Fuel cell systems which process a hydrocarbon fuel to produce a hydrogen-rich reformate for consumption by PEM fuel cells are known and are described in U.S. patent application Ser. Nos. 08/975,422 and 08/980,087, filed in November, 1997, and U.S. Ser. No. 09/187,125, filed in November, 1998, and each assigned to General Motors Corporation, assignee of the present invention; and in International Application Publication Number WO 98/08771, published Mar. 5, 1998. A typical PEM fuel cell and its membrane electrode assembly (MEA) are described in U.S. Pat. Nos. 5,272,017 and 5,316,871, issued respectively Dec. 21, 1993 and May 31, 1994, and assigned to General Motors Corporation.
Efficient operation of a fuel cell system depends on the ability to effectively control gas flows (H2 reformate and air/oxygen) to the fuel cell stack not only during start-up and normal system operation, but also during system shutdown. During the shutdown of a fuel cell system that generates hydrogen from liquid fuel, the anode CO emissions increase and can degrade the stack. Accordingly, a primary concern during shutdown is diverting the gas flows of H2 and air/oxygen around or away from the fuel cell stack and disposing of the excess H2. The H2 and air flows being diverted from the stack during shutdown must also be kept separate to avoid creating a combustible mixture in the system. The stack must also be protected from prolonged (e.g., greater than five seconds) pressure differentials which could rupture the thin membranes in the membrane electrode assembly (MEA) separating the anode and cathode gases. It is accordingly important to ensure that the diversion of gas away from the stack occurs properly on shutdown and is reinstated properly on start-up.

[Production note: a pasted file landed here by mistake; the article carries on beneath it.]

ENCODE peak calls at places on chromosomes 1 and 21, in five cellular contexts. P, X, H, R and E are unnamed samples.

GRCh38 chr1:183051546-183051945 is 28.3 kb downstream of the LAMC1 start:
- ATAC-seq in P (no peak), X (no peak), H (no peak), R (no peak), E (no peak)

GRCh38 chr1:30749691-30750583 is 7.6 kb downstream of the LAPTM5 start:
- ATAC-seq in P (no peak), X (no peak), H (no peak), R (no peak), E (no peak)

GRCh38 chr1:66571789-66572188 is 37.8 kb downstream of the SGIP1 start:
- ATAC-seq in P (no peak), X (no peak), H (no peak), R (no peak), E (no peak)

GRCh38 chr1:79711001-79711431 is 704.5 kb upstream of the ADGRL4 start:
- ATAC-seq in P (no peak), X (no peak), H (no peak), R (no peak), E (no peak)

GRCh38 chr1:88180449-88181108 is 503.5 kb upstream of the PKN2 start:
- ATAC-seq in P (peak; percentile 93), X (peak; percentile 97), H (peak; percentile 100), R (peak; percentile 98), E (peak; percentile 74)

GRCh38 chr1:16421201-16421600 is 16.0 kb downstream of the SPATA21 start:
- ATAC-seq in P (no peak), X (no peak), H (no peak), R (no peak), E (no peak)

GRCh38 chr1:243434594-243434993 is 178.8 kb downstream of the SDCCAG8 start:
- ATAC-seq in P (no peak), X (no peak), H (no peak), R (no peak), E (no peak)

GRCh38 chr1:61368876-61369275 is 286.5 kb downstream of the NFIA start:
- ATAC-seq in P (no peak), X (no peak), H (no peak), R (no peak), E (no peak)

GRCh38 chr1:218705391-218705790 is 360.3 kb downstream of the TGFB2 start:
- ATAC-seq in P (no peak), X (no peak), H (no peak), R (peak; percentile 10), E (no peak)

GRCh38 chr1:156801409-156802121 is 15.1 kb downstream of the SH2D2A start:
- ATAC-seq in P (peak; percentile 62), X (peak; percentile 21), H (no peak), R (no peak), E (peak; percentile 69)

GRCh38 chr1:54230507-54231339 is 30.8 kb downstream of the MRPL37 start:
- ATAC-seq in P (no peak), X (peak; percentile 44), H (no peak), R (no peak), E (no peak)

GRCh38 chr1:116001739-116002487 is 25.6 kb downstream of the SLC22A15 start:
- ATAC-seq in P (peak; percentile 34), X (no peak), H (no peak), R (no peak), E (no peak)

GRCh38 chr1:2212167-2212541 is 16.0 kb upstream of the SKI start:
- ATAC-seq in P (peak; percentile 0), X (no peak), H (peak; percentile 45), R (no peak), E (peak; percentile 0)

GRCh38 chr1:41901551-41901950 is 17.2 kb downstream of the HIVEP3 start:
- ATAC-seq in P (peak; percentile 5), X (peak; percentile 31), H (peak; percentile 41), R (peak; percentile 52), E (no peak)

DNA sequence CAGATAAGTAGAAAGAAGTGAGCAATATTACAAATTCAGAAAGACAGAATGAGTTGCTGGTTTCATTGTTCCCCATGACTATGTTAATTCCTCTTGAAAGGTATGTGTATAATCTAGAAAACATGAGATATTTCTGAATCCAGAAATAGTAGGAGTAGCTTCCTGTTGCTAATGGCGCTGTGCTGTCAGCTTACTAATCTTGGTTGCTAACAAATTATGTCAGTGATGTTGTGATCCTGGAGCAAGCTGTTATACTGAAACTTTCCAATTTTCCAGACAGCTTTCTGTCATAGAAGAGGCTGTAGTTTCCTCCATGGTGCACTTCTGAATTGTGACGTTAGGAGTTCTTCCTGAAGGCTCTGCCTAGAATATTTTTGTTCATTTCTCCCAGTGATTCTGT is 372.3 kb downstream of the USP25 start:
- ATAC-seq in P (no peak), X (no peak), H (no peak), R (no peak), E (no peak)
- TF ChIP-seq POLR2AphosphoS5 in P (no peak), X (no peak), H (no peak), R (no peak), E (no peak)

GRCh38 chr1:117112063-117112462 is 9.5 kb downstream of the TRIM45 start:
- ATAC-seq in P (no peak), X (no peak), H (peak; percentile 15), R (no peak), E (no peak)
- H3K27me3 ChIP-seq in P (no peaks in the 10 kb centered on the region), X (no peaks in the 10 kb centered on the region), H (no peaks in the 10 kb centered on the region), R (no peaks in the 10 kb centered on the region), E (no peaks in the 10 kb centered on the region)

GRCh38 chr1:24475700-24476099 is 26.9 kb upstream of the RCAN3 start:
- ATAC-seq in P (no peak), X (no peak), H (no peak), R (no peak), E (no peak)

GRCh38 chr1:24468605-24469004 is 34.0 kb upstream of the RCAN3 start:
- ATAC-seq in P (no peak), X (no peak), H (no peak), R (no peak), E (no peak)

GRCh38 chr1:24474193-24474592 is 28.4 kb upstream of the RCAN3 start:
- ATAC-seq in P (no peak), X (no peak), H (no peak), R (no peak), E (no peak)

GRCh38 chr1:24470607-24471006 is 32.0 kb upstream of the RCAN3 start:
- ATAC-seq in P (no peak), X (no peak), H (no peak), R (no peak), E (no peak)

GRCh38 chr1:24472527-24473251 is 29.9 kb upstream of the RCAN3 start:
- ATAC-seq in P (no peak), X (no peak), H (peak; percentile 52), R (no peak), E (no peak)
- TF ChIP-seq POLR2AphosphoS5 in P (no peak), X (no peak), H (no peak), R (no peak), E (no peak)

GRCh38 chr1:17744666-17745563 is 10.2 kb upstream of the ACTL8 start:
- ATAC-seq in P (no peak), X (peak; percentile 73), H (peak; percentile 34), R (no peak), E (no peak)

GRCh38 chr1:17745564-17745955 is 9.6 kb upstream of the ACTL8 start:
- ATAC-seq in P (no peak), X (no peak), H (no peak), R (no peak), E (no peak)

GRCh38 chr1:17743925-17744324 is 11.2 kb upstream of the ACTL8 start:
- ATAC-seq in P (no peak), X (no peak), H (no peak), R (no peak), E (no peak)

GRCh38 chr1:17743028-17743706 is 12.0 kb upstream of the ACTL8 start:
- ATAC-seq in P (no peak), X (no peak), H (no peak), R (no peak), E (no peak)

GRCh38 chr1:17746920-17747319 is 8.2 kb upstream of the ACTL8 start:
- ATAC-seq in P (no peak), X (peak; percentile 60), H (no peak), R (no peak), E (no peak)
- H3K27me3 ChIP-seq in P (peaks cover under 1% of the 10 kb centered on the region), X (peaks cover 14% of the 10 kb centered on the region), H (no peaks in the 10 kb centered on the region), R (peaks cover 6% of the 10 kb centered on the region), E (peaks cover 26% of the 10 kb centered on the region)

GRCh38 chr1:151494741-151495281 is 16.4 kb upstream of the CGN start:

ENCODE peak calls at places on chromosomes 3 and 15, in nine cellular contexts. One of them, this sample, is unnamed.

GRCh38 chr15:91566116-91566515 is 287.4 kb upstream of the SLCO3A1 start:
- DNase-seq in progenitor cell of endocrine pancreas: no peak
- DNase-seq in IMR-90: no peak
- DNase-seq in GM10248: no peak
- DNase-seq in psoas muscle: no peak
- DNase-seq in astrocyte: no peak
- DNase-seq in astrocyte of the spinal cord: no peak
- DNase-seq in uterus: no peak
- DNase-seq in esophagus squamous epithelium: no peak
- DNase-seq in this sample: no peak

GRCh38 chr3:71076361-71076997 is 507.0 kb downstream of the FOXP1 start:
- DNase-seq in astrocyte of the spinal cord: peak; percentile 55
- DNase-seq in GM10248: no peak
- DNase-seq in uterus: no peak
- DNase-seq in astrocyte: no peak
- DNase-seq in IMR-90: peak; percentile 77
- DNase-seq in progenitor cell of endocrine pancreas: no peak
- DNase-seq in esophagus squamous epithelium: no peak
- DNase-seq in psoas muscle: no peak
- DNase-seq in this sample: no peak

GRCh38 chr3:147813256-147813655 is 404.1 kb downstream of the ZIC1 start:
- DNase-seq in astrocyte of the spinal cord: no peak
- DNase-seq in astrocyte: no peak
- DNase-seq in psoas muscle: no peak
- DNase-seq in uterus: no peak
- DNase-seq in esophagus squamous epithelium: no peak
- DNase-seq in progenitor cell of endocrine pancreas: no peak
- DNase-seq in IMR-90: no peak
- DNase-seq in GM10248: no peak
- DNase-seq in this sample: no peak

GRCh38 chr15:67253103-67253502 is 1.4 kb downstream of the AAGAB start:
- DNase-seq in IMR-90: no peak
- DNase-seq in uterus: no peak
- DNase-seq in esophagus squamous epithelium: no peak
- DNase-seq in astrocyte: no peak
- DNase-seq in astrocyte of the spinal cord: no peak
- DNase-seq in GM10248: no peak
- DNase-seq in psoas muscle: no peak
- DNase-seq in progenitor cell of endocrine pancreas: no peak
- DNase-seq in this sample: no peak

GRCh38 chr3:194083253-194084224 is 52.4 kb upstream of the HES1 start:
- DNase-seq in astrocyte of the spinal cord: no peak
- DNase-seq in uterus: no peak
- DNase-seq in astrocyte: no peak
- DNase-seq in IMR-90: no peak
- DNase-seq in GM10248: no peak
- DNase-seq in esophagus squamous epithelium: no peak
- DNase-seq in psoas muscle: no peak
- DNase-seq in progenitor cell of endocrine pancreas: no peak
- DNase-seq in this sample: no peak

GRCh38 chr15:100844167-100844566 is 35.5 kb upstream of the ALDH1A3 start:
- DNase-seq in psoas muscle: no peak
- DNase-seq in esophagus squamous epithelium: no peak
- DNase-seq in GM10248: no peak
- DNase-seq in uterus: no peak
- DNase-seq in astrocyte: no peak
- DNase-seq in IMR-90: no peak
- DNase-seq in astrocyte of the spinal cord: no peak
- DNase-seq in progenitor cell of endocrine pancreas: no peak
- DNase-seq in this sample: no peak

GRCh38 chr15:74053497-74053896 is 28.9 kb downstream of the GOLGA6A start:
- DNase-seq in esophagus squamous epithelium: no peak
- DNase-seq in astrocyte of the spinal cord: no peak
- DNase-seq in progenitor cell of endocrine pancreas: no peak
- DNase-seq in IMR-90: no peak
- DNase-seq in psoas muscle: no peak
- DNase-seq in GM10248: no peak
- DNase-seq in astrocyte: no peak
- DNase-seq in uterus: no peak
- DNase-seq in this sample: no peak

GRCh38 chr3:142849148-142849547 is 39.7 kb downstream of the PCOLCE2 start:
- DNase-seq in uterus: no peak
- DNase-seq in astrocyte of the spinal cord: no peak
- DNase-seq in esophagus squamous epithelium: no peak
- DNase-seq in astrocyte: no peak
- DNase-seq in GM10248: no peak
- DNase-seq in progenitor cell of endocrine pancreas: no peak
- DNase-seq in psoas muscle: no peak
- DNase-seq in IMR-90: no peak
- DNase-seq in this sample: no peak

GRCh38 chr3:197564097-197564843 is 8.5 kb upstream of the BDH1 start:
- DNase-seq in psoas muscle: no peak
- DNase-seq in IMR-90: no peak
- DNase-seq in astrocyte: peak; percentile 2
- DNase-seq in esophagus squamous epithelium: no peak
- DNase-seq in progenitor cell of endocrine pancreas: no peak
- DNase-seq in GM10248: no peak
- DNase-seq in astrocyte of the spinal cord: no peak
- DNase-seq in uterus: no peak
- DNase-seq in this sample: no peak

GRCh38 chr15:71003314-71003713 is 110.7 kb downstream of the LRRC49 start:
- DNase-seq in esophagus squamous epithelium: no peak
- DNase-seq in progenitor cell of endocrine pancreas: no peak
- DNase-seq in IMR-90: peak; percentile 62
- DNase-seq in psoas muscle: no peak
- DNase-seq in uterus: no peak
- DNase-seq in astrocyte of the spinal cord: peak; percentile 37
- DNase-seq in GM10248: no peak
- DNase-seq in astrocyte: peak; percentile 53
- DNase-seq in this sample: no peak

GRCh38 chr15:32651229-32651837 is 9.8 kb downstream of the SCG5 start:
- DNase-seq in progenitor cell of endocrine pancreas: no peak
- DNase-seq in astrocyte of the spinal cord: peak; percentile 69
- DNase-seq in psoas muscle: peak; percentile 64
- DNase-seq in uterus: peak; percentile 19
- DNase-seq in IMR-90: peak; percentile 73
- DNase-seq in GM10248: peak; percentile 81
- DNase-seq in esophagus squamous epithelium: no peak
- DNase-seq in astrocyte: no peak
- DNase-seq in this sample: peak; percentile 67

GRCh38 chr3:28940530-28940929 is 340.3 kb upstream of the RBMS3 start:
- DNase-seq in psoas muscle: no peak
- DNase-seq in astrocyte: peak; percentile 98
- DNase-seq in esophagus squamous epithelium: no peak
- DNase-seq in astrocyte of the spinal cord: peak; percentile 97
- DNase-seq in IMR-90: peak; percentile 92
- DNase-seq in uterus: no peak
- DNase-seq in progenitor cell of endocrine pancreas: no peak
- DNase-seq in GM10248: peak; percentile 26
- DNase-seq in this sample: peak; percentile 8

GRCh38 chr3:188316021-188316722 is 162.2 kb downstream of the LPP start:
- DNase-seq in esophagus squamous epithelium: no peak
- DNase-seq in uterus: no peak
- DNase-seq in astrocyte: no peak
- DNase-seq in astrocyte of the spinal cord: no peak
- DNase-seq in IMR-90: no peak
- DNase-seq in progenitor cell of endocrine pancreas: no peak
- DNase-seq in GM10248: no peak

In one aspect, the diversion of gas flows around the stack during shutdown is accomplished with anode and cathode bypass valves. In the fuel cell system adapted for use in vehicular applications, the bypass valves comprise relatively slow-moving automotive type bypass valves. The invention solves the potential problems posed due to failure of a bypass valve to close and divert flow around the stack which can degrade the stack. In particular, inoperability of the anode bypass valve on shutdown can degrade the stack with excess CO in the H2 reformate from the fuel processor. Likewise, failure of the anode bypass valve to open upon start up of the fuel cell system can result in cell reversal. Cell reversal occurs when the fuel cell stack is loaded and not enough H2 is supplied to the anode inlet, causing membrane breakthrough and permanent stack degradation. Accordingly, the invention provides method and apparatus to ensure that the diversion of gas away from the anode occurs properly on shutdown, and is reinstated properly on start up. Here, an anode bypass valve and associated valving arrangement is used to ensure proper diversion and reinstatement of flow.
In another aspect, the present invention provides a methodology and valving arrangement for ensuring that the anode bypass valve is closed during a normal shutdown. If it is determined that the anode bypass valve has not properly closed during normal shutdown, the fuel cell system is put into a rapid shutdown mode in which CO-rich H2 reformate is instantaneously vented from the anode inlet. This protects the stack from CO degradation.